(192642) 1999 RD32

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(192642) 1999 RD32
1999rd32.jpg
Goldstone radar image showing the two lobes of suspected contact binary 1999 RD32.
Discovery [1][2][3]
Discovered by LINEAR
Discovery site Lincoln Lab's ETS
Discovery date 8 September 1999
Designations
MPC designation (192642) 1999 RD32
1999 RD32
Apollo · NEO · PHA[1][3]
Orbital characteristics[1]
Epoch 4 September 2017 (JD 2458000.5)
Uncertainty parameter 0
Observation arc 21.92 yr (8,007 days)
Aphelion 4.6801 AU
Perihelion 0.6093 AU
2.6447 AU
Eccentricity 0.7696
4.30 yr (1,571 days)
89.009°
0° 13m 45.12s / day
Inclination 6.7914°
310.04°
299.89°
Earth MOID 0.0495 AU · 19.3 LD
Jupiter MOID 0.6702 AU
Physical characteristics
Mean diameter
1.63 km (calculated–dated)[4]
5 km (est.–radiometric)[5]
17.08±0.03 h[6][a]
17.1±0.5 h[7]
0.04 (est.–radiometric)[5]
0.20 (assumed–dated)[4]
C[4][5][8][9]
16.00[8] · 16.23±0.01[9] · 16.3[1][4]

(192642) 1999 RD32, provisional designation 1999 RD32, is an eccentric asteroid and suspected contact binary, classified as near-Earth object and potentially hazardous asteroid of the Apollo group, approximately 5 kilometers in diameter. It was discovered on 8 September 1999, at a magnitude of 18, by astronomers of the LINEAR program using its 1-meter telescope at the Lincoln Laboratory's Experimental Test Site near Socorro, New Mexico, United States.[3][2] The asteroid is likely of carbonaceous composition and has a rotation period of 17.08 hours.[4][a]

Description[edit]

1999 RD32 orbits the Sun at a distance of 0.6–4.7 AU once every 4 years and 4 months (1,571 days; semi-major axis of 2.64 AU). Its orbit has a high eccentricity of 0.77 and an inclination of 7° with respect to the ecliptic.[1]

The asteroid's observation arc begins with a precovery taken at Palomar Observatory in January 1995.[3] It is known that 1999 RD32 passed 0.0093 AU (1,390,000 km; 860,000 mi) from Earth on 27 August 1969.[10] During the 1969 close approach the asteroid reached about apparent magnitude 8.8.[11] The similarly-sized 4179 Toutatis also reached that brightness in September 2004. It passed less than 0.007 AU (1,000,000 km; 650,000 mi) from asteroid 29 Amphitrite on 17 January 1939.[1]

Arecibo radar observations on 5–6 March 2012 showed that 1999 RD32 is approximately 5 kilometers (3 mi) in diameter[5] and has an estimated albedo of only 0.04.[5] Other sources calculate a smaller diameter of 1.63 kilometers based on a dated assumption, that the object is a stony rather than a carbonaceous asteroid.[4] The two visible lobes suggest that 1999 RD32 is a tight binary asteroid or contact binary.[5] About 10–15% of near-Earth asteroids larger than 200 meters are expected to be contact binary asteroids with two lobes in mutual contact.[12]

Close-approaches to Earth[10]
Date Distance from Earth
1969-08-27 0.0093 AU (1,390,000 km; 860,000 mi)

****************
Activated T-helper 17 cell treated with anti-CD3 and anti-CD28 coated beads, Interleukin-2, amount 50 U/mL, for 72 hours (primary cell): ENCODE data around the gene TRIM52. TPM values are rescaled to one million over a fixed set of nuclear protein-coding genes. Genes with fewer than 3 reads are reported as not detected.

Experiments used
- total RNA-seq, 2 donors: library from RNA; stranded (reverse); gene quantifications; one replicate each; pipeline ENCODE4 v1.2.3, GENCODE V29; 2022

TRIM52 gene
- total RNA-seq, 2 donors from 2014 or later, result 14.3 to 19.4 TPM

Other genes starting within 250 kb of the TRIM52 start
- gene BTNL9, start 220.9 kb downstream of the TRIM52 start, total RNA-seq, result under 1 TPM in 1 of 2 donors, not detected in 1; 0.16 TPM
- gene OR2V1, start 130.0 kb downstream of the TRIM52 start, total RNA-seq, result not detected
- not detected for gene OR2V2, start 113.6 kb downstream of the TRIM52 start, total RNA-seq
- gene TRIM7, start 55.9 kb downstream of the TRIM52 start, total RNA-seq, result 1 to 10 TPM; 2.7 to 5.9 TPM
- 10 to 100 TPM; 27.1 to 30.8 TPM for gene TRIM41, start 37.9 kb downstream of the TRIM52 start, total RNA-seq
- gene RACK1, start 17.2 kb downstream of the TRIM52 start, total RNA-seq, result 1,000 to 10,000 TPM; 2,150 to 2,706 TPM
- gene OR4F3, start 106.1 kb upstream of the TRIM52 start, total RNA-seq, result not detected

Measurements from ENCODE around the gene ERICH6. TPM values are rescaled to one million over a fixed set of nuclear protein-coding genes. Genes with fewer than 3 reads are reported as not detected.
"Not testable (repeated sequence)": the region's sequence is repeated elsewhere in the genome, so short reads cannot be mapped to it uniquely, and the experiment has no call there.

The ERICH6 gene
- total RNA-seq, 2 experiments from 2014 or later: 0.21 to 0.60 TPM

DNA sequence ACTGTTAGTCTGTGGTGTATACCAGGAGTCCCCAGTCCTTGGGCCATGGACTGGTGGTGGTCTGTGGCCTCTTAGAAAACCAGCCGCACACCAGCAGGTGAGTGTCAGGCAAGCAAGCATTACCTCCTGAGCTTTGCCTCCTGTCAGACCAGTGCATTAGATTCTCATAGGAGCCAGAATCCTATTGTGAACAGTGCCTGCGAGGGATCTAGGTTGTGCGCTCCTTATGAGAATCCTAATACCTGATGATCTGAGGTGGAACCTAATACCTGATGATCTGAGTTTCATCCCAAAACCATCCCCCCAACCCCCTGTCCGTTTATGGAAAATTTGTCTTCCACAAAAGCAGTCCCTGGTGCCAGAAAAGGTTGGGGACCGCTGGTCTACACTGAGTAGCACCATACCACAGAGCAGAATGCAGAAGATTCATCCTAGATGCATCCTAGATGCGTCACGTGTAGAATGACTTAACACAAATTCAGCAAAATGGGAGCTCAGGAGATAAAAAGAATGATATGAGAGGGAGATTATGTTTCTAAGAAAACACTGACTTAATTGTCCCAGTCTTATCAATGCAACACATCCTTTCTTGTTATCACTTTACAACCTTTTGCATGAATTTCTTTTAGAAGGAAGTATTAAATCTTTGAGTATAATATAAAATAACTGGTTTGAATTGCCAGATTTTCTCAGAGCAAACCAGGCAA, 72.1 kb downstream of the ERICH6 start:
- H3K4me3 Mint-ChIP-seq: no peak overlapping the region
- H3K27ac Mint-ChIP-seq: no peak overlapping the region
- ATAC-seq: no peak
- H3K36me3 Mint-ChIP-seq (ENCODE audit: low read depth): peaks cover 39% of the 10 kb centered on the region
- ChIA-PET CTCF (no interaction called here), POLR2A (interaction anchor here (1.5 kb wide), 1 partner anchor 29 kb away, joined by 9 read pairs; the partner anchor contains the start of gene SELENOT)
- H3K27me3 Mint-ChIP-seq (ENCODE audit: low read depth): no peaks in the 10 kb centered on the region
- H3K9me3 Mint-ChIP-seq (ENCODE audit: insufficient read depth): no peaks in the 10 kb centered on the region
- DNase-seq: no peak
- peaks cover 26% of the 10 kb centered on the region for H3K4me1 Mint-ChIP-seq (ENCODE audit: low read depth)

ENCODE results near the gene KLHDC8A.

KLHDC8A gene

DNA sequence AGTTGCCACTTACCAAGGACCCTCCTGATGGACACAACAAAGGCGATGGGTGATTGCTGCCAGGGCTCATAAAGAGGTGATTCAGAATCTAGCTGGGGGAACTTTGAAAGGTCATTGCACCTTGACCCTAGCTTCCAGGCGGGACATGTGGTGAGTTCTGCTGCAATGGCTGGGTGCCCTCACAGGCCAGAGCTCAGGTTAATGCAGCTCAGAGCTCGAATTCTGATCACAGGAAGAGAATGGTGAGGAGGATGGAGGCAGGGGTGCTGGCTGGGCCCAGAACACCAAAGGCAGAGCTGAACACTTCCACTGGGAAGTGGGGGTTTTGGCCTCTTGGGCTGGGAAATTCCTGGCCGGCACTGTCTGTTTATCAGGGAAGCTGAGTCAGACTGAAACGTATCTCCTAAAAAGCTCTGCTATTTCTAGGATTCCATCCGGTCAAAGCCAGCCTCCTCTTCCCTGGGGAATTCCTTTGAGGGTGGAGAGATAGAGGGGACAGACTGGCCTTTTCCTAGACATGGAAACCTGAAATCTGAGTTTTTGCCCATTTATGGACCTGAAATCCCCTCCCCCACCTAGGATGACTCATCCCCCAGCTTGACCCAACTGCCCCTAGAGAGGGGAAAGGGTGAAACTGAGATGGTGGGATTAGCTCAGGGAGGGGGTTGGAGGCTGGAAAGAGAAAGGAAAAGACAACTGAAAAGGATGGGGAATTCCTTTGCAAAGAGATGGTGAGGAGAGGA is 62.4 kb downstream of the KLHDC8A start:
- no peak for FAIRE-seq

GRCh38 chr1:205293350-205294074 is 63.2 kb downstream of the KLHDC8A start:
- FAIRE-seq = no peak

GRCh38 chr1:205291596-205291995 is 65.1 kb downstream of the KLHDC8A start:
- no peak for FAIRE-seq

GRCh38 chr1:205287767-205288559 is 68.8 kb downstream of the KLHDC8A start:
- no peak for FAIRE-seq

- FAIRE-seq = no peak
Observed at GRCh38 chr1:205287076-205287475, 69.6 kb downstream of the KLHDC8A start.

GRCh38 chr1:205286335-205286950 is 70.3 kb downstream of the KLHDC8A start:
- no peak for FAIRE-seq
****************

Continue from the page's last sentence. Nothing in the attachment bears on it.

2012-03-14 0.1487 AU (22,250,000 km; 13,820,000 mi)
2042-03-11 0.1428 AU (21,360,000 km; 13,270,000 mi)
2046-09-04 0.1071 AU (16,020,000 km; 9,960,000 mi)

Notes[edit]

  1. ^ a b Lightcurve plot of (192642) 1999 RD32, Palmer Divide Observatory, B. D. Warner (2012): rotation period 17.08±0.03 hours with a brightness amplitude of 0.28±0.02 mag. Summary figures at the LCDB

References[edit]

  1. ^ a b c d e f "JPL Small-Body Database Browser: 192642 (1999 RD32)" (2016-12-04 last obs.). Jet Propulsion Laboratory. Retrieved 16 January 2018. 
  2. ^ a b "MPEC 1999-R32 : 1999 RD32". IAU Minor Planet Center. 1999-09-11. Retrieved 2014-02-28.  (J99R32D)
  3. ^ a b c d "192642 (1999 RD32)". Minor Planet Center. Retrieved 16 January 2018. 
  4. ^ a b c d e f "LCDB Data for (192642)". Asteroid Lightcurve Database (LCDB). Retrieved 16 January 2018. 
  5. ^ a b c d e f "(192642) 1999 RD32 Goldstone Radar Observations Planning". NASA/JPL Asteroid Radar Research. 12 March 2012. Retrieved 16 January 2018. 
  6. ^ Warner, Brian D.; Megna, Ralph (July 2012). "Lightcurve Analysis of NEA (192642) 1999 RD32". The Minor Planet Bulletin. 39 (3): 154. Bibcode:2012MPBu...39..154W. ISSN 1052-8091. Retrieved 16 January 2018. 
  7. ^ Vaduvescu, O.; Macias, A. Aznar; Tudor, V.; Predatu, M.; Galád, A.; Gajdos, S.; et al. (August 2017). "The EURONEAR Lightcurve Survey of Near Earth Asteroids". Earth. 120 (2): 41–100. Bibcode:2017EM&P..120...41V. doi:10.1007/s11038-017-9506-9. Retrieved 16 January 2018. 
  8. ^ a b Carry, B.; Solano, E.; Eggl, S.; DeMeo, F. E. (April 2016). "Spectral properties of near-Earth and Mars-crossing asteroids using Sloan photometry". Icarus. 268: 340–354. arXiv:1601.02087Freely accessible. Bibcode:2016Icar..268..340C. doi:10.1016/j.icarus.2015.12.047. Retrieved 16 January 2018. 
  9. ^ a b Veres, Peter; Jedicke, Robert; Fitzsimmons, Alan; Denneau, Larry; Granvik, Mikael; Bolin, Bryce; et al. (November 2015). "Absolute magnitudes and slope parameters for 250,000 asteroids observed by Pan-STARRS PS1 - Preliminary results". Icarus. 261: 34–47. arXiv:1506.00762Freely accessible. Bibcode:2015Icar..261...34V. doi:10.1016/j.icarus.2015.08.007. Retrieved 16 January 2018. 
  10. ^ a b "JPL Close-Approach Data: 192642 (1999 RD32)" (2012-11-03 last obs and observation arc=17.8 years). Retrieved 2014-02-28. 
  11. ^ "1999RD32 Ephemerides for 25 August 1969 through 31 August 1969". NEODyS (Near Earth Objects – Dynamic Site). Retrieved 2014-02-28. 
  12. ^ Michael Busch (2012-03-12). "Near-Earth Asteroids and Radar Speckle Tracking" (PDF). Retrieved 2014-02-28. 

External links[edit]